Interplay of magnetism and electronic band topology in unconventional magnets enables the creation and fine control of novel electronic phenomena. In this work, we use scanning tunneling microscopy and spectroscopy to study thin films of a prototypical kagome magnet Fe3Sn2. Our experiments reveal an unusually large number of densely-spaced spectroscopic features straddling the Fermi level. These are consistent with signatures of low-energy Weyl fermions and associated topological Fermi arc surface states predicted by theory. By measuring their response as a function of magnetic field, we discover a pronounced evolution in energy tied to the magnetization direction. Electron scattering and interference imaging further demonstrates the tunable nature of a subset of related electronic states. Our experiments provide a direct visualization of how in-situ spin reorientation drives changes in the electronic density of states of the Weyl fermion band structure. Combined with previous reports of massive Dirac fermions, flat bands, and electronic nematicity, our work establishes Fe3Sn2as an interesting platform that harbors an extraordinarily wide array of topological and correlated electron phenomena.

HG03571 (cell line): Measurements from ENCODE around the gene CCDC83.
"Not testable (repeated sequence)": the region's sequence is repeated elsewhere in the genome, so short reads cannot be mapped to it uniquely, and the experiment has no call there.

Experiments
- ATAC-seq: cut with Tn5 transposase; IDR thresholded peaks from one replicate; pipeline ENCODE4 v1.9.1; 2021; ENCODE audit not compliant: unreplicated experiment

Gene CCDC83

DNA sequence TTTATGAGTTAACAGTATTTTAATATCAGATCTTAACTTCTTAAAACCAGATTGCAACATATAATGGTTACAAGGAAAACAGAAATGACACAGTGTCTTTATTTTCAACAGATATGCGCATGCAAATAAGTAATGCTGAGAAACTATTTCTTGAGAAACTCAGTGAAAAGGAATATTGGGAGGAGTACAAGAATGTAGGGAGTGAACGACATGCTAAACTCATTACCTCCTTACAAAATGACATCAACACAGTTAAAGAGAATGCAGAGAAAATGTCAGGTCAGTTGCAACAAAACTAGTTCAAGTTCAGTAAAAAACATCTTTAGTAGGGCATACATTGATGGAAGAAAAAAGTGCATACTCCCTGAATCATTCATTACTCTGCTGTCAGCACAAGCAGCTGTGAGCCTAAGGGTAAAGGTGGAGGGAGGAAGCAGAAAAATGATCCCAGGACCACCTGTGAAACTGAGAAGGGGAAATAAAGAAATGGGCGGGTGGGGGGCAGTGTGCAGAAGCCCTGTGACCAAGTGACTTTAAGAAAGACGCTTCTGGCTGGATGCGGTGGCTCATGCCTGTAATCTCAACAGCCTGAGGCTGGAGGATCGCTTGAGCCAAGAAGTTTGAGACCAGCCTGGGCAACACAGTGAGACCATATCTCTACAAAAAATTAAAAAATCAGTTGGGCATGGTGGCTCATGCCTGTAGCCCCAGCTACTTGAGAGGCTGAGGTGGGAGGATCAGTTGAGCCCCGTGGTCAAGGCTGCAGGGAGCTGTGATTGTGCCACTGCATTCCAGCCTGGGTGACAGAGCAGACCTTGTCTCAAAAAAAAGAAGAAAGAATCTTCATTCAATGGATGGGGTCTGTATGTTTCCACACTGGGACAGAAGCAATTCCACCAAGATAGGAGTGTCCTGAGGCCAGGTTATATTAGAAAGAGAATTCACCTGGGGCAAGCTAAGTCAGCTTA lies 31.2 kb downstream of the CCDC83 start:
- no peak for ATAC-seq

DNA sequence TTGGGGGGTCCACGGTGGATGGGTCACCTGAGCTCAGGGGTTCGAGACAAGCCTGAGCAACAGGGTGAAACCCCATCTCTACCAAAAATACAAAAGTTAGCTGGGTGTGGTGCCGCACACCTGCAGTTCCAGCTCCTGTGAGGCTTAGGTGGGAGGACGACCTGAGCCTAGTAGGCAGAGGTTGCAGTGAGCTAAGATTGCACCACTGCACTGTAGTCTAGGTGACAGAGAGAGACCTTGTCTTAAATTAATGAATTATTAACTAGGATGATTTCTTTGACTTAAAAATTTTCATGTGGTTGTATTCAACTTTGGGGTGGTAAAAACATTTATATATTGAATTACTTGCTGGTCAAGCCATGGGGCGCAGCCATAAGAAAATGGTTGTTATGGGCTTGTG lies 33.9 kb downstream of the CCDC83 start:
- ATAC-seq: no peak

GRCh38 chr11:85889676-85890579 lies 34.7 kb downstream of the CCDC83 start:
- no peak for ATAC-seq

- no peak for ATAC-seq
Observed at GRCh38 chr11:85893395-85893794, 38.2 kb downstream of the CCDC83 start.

This content will become publicly available on December 1, 2023
Spectroscopic evidence of flat bands in breathing kagome semiconductor Nb3I8
Abstract Kagome materials have become solid grounds to study the interplay among geometry, topology, correlation, and magnetism. Recently, niobium halide semiconductors Nb 3 X 8 ( X = Cl, Br, I) have been predicted to be two-dimensional magnets and these materials are also interesting for their breathing kagome geometry. However, experimental electronic structure studies of these promising materials are still lacking. Here, we report the spectroscopic evidence of flat and weakly dispersing bands in breathing-kagome semiconductor Nb 3 I 8 around 500 meV binding energy, which is well supported by our first-principles calculations. These bands originate from the breathing kagome lattice of niobium atoms and have niobium d -orbital character. They are found to be sensitive to the polarization of the incident photon beam. Our study provides insight into the electronic structure and flat band topology in an exfoliable kagome semiconductor, thereby providing an important platform to understand the interaction of geometry and electron correlations in two-dimensional materials.
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- Communications Materials
- Sponsoring Org:
- National Science Foundation
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